• Whether the relevant actions are so remote from the emergency as to make it implausible that the actions were necessary for the protection of its essential security interests arising out of the emergency.

With respect to COVID-19, the Article may be invoked by individual states to justify a breach of the intellectual property rights of patent-holders within their borders, after establishing the above before the WTO panel. COVID-19, having been declared as a public health emergency by the WHO Director-General in January, 2020 itself and having caused over 2 million deaths can be deemed as an emergency concerning the international community. This, compounded with the fact of the severely uneven distribution of treatment facilities between High and Low income countries, along with other aspects arising out of the pandemic including slowdown of international trade and travel should be sufficient to justify the pandemic as an “emergency of international relations”. The second element may be satisfied as long as the pandemic lasts, and continues to represent a threat to public health. The protection of public life and health remains one of the core obligations of a state, and a pandemic that threatens public health and domestic order should be sufficient to satisfy the third element. A plausible relationship between the act of protecting public health by increasing the accessibility of COVID-19 treatments, and overriding foreign patents in order to encourage their production through a greater number of domestic manufacturerscan be established by lower income countries.

However, the national security exception is not devoid of limitations, which have been discussed in the Qatar-Saudi Arabia case and 2019 dispute between Russia and Ukraine regarding transit in goods. Firstly, the national security exception requires that a state is able to establish a plausible relationship between overriding of patents and national security. For this, the state needs to possess the capability of producing treatments and other treatments, and the same cannot be proved by a number of low-income countries. Further, the exception cannot be invoked by a state that possesses the capability to provide treatments to another state which does not possess the same, for this action will be considered remote to the security interests as per the interpretation of the section in the abovementioned decisions. Hence, middle or high income countries (with production capabilities) cannot provide assistance to lower-income countries using the security exception, and the former would be left without a recourse in the absence of adequate production capabilities.

Whilst Article 73 may act as a potential solution for some countries, the glaring reality of absence of production capabilities is likely to preclude many lower-income countries from invoking the national security exception as an efficacious remedy.

Compulsory Licensing: Article 31 of the TRIPS Agreement

One of the primary alternatives being proposed to confront the inaccessibility problem is Compulsory Licensing, the principles and procedures for which are laid down in Article 31 of the TRIPS Agreement. The provisions authorize governments to permit parties other than patent holders to use the technology without consent of patent-holder in certain circumstances. Whilst compulsory licenses in the interest of public health, which is the supposed exception to invoke for an urgency such as COVID-19 sounds like an amenable solution, a bare perusal of the TRIPS agreement exhibits the way in which the agreement subjects these licenses to a number of conditions; Article 31(c) ensures that the duration and scope of license is limited to authorized purpose, Article 31(d) mandates the grant of these licenses to be non-exclusive and non-assignable, Article 31(f) states that licenses can be granted only for maintaining supply to the domestic markets of the authorizing member, Article 31(h) mandates provision of adequate remuneration to the patent holder and Article 31(i) subjects the licenses to judicial review and other independent review. A recent amendment to the agreement appended Article 31(bis), which supersedes the domestic market restriction for health emergencies in Article 31(f), and allows third countries to export drugs at affordable rates to poorer countries without adequate capacities for production. However, these licenses are still subjected to other conditions such as judicial review and remuneration to patent holders.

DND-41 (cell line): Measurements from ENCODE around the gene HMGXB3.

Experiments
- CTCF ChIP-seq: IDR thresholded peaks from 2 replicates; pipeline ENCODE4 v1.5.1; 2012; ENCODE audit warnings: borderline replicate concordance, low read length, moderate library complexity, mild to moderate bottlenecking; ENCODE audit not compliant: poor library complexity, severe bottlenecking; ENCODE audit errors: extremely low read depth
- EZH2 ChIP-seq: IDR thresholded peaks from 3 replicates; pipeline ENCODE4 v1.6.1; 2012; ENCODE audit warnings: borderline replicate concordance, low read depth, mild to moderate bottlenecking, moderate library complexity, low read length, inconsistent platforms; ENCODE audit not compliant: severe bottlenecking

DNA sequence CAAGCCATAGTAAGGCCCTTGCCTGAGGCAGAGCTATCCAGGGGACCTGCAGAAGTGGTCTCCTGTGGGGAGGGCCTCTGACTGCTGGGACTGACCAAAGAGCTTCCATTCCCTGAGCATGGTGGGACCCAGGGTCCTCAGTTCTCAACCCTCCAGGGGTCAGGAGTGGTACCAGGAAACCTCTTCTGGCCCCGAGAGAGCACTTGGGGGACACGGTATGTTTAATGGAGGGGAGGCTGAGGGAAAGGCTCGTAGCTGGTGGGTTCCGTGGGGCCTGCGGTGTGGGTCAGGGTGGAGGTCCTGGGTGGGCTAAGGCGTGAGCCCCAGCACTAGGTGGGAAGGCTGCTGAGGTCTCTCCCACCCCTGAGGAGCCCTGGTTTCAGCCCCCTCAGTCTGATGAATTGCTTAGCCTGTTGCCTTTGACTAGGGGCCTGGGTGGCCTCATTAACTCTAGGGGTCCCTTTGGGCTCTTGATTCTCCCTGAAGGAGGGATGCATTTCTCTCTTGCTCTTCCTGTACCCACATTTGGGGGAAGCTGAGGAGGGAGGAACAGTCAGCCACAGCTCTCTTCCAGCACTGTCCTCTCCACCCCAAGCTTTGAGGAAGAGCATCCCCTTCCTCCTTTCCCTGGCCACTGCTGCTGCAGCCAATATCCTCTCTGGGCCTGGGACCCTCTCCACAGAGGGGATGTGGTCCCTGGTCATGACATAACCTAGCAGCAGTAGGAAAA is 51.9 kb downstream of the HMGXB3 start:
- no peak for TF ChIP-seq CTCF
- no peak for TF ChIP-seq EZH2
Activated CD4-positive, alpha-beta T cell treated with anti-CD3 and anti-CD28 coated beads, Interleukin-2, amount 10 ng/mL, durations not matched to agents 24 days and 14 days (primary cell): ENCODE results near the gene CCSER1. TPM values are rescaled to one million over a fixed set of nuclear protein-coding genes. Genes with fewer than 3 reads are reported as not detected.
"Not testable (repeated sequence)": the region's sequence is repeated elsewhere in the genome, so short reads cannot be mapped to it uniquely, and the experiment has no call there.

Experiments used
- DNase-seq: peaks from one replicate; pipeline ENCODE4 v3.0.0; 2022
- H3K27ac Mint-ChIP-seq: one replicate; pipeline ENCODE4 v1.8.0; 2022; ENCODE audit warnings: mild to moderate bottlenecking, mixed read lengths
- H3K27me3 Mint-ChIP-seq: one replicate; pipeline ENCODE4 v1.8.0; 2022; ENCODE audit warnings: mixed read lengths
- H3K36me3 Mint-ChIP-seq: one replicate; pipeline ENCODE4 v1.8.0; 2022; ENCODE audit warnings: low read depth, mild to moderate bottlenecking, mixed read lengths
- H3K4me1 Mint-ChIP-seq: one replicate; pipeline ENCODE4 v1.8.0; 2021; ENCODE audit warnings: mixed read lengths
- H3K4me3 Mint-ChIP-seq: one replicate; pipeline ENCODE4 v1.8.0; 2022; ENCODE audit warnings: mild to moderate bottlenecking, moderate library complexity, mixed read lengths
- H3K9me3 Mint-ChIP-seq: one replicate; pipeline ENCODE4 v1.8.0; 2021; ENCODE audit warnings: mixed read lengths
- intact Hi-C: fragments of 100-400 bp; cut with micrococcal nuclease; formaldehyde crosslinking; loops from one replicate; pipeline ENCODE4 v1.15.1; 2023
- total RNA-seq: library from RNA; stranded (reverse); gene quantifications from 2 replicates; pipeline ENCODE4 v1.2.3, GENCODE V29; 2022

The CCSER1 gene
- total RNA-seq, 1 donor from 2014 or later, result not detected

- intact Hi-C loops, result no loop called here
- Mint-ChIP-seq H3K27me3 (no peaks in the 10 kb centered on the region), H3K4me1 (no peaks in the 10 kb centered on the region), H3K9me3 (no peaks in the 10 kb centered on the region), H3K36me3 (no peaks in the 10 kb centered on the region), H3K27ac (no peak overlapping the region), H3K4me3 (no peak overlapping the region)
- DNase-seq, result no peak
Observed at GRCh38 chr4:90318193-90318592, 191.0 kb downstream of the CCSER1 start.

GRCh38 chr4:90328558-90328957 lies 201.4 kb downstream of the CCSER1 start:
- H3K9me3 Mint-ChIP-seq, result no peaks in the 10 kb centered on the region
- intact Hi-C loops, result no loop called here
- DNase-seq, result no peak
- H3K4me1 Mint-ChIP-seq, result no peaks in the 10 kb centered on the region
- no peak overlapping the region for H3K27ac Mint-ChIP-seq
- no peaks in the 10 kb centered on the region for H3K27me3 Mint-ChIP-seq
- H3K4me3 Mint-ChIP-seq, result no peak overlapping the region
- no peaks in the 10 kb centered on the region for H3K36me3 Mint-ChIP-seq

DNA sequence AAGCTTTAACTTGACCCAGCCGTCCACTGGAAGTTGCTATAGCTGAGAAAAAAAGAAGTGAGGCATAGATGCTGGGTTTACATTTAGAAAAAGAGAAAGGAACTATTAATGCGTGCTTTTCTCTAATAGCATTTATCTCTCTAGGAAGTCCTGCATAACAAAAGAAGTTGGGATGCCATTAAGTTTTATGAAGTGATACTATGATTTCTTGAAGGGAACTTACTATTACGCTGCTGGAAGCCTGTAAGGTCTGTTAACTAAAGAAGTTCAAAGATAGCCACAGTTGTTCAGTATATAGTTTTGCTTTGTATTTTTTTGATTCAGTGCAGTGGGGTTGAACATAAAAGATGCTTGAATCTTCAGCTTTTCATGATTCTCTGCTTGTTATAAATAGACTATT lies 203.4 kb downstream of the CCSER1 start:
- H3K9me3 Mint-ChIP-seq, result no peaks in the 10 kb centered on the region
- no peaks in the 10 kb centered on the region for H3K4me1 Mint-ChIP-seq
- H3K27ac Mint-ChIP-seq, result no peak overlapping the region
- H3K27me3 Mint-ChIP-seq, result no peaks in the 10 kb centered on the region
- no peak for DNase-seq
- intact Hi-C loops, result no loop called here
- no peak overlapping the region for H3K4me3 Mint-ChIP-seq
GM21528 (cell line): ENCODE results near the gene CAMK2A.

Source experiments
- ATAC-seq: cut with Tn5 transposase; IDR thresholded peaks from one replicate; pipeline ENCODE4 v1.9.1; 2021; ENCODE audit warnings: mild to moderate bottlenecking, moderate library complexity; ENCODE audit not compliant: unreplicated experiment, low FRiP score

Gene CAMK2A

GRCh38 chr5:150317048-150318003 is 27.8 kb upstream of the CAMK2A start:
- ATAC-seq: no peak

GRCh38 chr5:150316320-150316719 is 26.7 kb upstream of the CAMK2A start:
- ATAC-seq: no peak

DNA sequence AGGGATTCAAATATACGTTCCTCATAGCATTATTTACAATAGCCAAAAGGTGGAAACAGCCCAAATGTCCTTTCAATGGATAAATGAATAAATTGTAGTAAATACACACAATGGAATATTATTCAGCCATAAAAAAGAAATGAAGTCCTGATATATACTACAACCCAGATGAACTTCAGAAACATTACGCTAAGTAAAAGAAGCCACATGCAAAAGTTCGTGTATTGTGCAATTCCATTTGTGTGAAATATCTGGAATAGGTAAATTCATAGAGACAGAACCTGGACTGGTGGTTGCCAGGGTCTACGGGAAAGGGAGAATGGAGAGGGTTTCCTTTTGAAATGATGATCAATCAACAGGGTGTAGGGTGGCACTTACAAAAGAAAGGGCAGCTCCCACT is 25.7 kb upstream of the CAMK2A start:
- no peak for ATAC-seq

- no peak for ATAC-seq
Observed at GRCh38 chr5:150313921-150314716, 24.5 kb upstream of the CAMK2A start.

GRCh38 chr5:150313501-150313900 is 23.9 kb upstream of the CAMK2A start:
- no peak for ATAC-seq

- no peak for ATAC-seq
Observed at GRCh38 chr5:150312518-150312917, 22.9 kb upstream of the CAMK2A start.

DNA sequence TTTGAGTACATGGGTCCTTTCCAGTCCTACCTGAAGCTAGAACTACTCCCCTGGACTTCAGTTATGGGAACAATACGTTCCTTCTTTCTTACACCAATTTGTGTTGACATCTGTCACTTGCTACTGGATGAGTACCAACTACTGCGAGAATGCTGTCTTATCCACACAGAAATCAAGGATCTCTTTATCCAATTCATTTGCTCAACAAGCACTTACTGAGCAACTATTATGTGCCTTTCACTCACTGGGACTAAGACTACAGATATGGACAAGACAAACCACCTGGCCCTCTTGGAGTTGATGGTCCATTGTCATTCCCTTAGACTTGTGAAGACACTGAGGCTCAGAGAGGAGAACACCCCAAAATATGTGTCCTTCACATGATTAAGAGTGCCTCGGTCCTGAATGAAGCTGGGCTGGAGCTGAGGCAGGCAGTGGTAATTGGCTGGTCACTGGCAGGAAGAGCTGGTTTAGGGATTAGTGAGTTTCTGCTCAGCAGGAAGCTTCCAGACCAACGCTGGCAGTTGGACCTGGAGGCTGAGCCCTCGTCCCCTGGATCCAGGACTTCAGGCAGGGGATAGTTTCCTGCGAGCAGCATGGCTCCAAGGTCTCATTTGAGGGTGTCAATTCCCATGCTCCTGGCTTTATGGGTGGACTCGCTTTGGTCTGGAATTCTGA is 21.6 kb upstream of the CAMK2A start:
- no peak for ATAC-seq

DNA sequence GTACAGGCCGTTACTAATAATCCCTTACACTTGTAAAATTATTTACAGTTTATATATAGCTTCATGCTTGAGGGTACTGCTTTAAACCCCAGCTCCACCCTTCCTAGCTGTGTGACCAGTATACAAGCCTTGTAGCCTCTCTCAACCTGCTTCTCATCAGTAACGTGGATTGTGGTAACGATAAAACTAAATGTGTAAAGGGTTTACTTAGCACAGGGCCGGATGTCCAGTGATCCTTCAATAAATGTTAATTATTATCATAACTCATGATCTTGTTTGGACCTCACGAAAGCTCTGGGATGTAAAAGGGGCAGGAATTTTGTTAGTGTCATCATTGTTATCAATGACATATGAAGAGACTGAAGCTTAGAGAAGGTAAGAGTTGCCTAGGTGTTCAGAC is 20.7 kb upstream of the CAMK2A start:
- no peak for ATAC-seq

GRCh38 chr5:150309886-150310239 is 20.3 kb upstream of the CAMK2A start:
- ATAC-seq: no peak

The remedy, though appearing to be lucrative in theory, has been found to be too complex and slow in its application, and has not acted as an efficacious solution to the problem of accessibility. The limitations of the mechanism are compounded by a lack of lucidity in the section and presence of highly subjective terms. For instance, with respect to the provision of ‘Adequate” remuneration, the term adequate has not been defined, which makes any given license subject to judicial review. The inefficiency of the mechanism became conspicuous recently, when Israel chose to provide a compulsory license to import Lopinavir, a COVID-19 drug being tested in India without abiding by the mechanism provided in TRIPS agreement in light of the limitations of the process. However, despite its limitations, the compulsory licensing mechanism is one of the more commonly used remedies to combat such crises, and in the absence of other effective remedies, the same might be able to provide some relief against the problem of accessibility if necessary cooperation with relevant stakeholders is achieved and regulatory barriers, which have hindered its effective implementation are overcome.

CONCLUSION

The COVID-19 pandemic, having transcended the title of a mere health concern has become a human rights concern for all. Controversies regarding equitable access of treatment facilities have prompted drastic suggestions on a global level in the form of invocation of the national security exception under TRIPS and a temporary suspension of COVID-19 related patents. Whilst the former is unlikely to be an effective solution for countries without production capacities, the latter is being opposed by wealthier countries. In the absence of a consensus on effective solutions for ensuring accessibility, the lives and futures of many continue to remain uncertain despite clinical successes in battling COVID-19.


Title Image Source: Research Professional News


This article has been written by Kashish Agarwal. Kashish is a second year student of law in National Law University, Delhi.